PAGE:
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Marketing is by far the hardest part of being an indie writer. First off, writers tend to be less social than most of the populace. We spend day after day at our computers typing away about alternate worlds and then we're supposed to come out of our cave and impress people. Pfft. Good luck with that. So today I'm going to share another lesson I've learned through fucking up. May it help you avoid the same mistakes.
I, of course, assumed the problem lied with the book itself. Because I'm dumb. I didn't think for once that the blurb I wrote at 4am with one eye open might be the reason no one, anywhere wanted my book. Nope, didn't occur to me once.
There are several issues with this blurb. Most of it having to do with me paying absolutely no attention to what the people who'd read this kind of book want to be promised is contained within. People reading the Love Unleashed series want brutal, aggressive and sexy. I promised them "love and friendship". *pukes* I'm sorry, I must have gotten this book confused with my fluffy bunny romances. My bad.
So, how did I discover I was a moron? When I published Marked and it performed the way I was expecting Ravaged to perform with none of the benefits Ravaged had, like being a prequel to Pillaged.
This one I wrote around 10pm when I had both eyes open. As you can see it contains more words that will jump out at the kind of reader who will want to read this book: BRANDED AND DEGRADED, COLD AND ALOOF OWNER, FEAR OF BEING DISCARDED, LIFE DEPENDS ON PLEASING HIS MASTER.
These things scream "buy me, buy me" to the type of person into that stuff. In the other one, the type of person into "friendship and love," which is vague as hell, isn't looking for a sexy slave story. And to write that the lord "would do anything for him", was I drinking? I made my hero sound like freakin Bella.
But moving on from past mistakes. This is how you avoid doing what I did:
So that's it. All the tips and tricks I have for writing blurbs better than I did. If you have any other secrets feel free to put them in the comments.
If you're not a writer or don't frequent writing sites, this post won't mean much to you. But if you are a writer that hangs out on writing sites, I'm sure you'll know exactly what I'm talking about.
Someone wondered how the misidentification of passive voice started, this was my answer:
My guess is at some point someone said, "Hey, a lot of your sentences are passive, for fiction you should use more active sentences."
And they were like, "Passive?"
"You know instead of She was bitten by the dog say The dog bit her."
And they saw the lack of "was" as the difference between those two sentences and went forth to spread the word that "was" is evil.
So armed with this new found knowledge, these internet warriors scratched out sentences like "She was running out of time" and replaced them with "She ran out of time" because it's more "active" ignoring it no longer makes sense. Or if they realize it doesn't make sense, something super awkward like "She began to run out of time."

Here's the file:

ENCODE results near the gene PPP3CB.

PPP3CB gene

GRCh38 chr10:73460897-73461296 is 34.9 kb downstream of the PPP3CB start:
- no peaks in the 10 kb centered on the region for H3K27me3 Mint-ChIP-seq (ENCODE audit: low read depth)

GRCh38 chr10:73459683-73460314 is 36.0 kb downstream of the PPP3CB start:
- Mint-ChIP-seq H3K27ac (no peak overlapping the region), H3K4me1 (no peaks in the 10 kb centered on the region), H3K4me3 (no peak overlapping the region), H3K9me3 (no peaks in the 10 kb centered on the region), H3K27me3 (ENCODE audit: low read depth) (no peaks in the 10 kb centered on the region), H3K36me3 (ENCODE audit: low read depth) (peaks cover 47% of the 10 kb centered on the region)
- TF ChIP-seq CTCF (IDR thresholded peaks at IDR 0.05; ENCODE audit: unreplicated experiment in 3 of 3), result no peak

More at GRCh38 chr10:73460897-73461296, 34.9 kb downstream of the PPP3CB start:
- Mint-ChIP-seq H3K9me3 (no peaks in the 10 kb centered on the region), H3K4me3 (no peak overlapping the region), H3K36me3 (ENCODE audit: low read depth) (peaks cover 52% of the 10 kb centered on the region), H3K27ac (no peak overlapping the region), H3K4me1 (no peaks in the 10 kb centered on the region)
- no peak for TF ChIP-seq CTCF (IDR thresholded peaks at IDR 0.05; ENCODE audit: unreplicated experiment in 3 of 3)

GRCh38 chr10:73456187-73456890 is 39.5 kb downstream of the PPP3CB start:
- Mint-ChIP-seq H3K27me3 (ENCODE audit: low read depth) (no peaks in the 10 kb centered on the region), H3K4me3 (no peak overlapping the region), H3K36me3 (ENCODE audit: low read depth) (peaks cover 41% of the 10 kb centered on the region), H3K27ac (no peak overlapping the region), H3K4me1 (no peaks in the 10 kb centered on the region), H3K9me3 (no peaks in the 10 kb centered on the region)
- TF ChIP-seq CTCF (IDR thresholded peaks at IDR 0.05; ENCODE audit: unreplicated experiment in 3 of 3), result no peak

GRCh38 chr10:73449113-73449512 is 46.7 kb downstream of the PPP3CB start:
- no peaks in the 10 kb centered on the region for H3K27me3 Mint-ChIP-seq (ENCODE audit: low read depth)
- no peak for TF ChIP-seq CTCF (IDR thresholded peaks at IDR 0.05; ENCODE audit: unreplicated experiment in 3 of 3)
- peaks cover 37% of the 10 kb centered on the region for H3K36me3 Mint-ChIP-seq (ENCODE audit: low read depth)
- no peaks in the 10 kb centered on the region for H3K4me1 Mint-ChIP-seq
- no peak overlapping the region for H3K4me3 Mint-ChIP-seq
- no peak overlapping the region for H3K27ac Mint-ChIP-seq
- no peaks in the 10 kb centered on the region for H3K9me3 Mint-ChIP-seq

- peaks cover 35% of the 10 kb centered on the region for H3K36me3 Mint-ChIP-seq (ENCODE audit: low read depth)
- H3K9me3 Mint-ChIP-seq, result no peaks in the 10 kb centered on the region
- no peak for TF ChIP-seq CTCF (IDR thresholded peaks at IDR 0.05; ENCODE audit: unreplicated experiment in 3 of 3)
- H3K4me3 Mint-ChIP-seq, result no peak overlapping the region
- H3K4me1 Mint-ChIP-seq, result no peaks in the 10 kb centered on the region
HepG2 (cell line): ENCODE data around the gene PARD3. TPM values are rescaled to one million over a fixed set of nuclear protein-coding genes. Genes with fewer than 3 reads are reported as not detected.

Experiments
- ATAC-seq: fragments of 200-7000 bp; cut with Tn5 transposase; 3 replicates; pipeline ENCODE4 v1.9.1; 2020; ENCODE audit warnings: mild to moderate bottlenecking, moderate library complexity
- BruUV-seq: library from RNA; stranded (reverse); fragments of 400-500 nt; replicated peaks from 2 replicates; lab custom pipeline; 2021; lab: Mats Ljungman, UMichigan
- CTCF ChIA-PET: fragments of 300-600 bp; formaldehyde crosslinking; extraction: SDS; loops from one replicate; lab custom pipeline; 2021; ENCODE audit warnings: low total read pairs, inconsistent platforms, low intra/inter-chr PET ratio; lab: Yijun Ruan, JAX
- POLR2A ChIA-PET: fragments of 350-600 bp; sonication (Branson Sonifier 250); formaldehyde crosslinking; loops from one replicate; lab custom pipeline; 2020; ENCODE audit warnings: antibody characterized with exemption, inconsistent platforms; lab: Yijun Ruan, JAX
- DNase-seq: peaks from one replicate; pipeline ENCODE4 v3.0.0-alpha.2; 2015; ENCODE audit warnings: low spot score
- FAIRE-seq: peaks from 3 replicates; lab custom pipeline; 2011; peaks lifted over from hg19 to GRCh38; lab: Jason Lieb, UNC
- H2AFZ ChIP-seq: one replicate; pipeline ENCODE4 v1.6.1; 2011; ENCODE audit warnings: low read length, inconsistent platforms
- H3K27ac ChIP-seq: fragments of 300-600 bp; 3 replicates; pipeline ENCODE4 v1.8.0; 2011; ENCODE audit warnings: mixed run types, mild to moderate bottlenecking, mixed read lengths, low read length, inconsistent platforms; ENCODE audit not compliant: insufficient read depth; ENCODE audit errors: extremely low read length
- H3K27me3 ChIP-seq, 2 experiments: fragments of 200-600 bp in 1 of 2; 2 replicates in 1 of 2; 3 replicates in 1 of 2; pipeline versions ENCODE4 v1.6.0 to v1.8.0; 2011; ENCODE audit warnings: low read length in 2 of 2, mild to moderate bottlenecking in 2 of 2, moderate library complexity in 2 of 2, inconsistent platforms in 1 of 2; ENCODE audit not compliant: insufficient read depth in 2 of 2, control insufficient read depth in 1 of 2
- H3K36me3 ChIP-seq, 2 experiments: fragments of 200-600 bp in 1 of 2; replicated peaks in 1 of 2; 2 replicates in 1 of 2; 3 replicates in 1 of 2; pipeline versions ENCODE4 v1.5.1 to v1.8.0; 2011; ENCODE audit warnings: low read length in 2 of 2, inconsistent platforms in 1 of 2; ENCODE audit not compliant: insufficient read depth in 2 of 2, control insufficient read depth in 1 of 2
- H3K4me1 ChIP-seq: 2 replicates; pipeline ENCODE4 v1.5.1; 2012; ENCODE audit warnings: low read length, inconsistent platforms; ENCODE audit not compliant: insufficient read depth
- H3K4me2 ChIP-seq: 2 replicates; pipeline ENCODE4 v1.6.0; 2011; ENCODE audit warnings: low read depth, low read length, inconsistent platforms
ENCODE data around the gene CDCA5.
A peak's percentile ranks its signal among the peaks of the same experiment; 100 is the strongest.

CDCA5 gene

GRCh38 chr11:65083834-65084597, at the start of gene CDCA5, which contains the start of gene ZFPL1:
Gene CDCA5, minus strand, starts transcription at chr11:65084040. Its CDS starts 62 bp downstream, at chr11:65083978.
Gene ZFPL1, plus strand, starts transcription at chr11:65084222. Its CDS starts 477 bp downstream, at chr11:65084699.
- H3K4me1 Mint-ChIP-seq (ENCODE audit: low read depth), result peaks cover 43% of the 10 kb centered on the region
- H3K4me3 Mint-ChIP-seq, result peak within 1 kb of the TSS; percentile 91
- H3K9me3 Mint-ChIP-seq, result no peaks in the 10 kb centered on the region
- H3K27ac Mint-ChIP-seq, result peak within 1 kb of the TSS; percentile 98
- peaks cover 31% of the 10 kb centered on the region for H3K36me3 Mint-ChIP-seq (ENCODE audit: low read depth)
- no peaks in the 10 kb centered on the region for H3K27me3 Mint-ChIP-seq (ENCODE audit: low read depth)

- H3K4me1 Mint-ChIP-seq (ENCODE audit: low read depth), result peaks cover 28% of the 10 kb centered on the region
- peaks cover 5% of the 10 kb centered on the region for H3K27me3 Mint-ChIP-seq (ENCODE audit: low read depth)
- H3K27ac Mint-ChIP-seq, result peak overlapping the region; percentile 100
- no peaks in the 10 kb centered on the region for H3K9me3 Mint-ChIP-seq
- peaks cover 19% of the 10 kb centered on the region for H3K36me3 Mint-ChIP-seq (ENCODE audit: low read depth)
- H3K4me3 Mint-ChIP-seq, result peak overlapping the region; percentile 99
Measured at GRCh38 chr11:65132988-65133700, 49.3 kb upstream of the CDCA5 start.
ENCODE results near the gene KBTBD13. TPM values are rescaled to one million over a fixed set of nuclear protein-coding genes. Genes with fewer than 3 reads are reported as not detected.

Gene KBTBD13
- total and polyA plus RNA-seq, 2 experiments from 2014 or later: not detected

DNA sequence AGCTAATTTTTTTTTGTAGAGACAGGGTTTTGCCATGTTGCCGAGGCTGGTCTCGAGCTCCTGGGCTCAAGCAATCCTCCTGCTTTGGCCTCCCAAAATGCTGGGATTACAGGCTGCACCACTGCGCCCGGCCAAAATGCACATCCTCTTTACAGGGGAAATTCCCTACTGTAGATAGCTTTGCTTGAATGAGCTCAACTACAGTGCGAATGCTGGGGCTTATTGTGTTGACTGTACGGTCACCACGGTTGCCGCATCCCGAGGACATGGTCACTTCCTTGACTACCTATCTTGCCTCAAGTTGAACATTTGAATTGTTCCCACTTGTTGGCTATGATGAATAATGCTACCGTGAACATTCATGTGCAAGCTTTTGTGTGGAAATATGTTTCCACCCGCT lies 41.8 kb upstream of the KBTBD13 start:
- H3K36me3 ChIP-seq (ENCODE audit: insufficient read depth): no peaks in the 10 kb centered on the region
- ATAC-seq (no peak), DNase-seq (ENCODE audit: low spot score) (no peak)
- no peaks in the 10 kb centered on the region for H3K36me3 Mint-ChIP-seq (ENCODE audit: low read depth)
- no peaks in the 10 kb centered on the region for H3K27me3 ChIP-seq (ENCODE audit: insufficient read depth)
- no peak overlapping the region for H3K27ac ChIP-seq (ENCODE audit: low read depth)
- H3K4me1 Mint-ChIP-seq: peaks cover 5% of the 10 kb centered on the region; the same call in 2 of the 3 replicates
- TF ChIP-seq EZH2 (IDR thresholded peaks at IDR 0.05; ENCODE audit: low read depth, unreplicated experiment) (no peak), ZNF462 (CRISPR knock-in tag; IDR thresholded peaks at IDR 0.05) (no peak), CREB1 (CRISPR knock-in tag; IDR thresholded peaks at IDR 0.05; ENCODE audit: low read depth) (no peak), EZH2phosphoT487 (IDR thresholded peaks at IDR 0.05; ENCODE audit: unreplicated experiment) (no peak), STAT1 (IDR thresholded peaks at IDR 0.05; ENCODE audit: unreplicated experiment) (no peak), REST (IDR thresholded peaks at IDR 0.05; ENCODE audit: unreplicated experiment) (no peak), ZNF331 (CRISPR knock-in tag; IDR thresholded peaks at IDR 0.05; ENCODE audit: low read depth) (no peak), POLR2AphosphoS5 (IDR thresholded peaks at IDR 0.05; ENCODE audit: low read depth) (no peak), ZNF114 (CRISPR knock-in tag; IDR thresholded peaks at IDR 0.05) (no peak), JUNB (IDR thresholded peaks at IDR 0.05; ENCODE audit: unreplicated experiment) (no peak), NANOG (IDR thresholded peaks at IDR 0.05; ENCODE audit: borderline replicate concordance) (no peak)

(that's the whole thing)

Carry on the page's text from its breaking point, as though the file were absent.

As people killed off the wases ruining their great literature, they realized right next to them were -ing words. Those were also removed when the sentence was fixed, so clearly those were bad too.
Then someone somewhere saw verbs with -ing were gerunds and therefore their foe had a name! (even though it's only a gerund when being used as a noun so actually applies to zero percent of the cases they are against)So they decided, in the name of good literature, the gerunds and the wases must be destroyed!
And then self-publishing got big and people needed platforms. But other people didn't care what they had to say...unless they were teaching writing. So taking their shoddy knowledge, they made blog posts, which they later turned into e-books. And the grossly incorrect fallacies spread. And now they had authority! It's in a book! It's on a website! It must be true!
Sure they could have been spending that time learning about story structure and characterization, but that shit's hard. Easier to do a "find all -ly" in Word.
I have two books on sale. The first one is the College Pack which consists of three stories. All of which take place in a college setting. Frat House Rulez, Games We Play and Maid for You.
College Pack - Amazon
The other is Love Unleashed. Three stand alone stories about D/s romances that all take place in the same brutal alternate reality. This collection contains Pillaged, Ravaged and Seized by a Mercenary.
Love Unleashed - Amazon
Power Play by Charlotte Stein
My rating: 4 of 5 stars
This is a book about a woman who is unexpectedly thrusts into power (in more ways than one). I picked up this book because when I read the sample, it was one of the best erotic openings I'd ever read. And the book as a whole didn't fail to disappoint. The sex scenes were creative and well-written, the characters were interesting and likeable. My only complaint was that the middle fell a bit flat. And the ending went on longer than I thought necessary. But with an amazing intro and a satisfying ending, those issues were small. All in all, this was a great book and I'd highly recommend it to anyone looking for some good femdom erotica.
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Romance writer and coffee aficionado. Watch her do anything but write.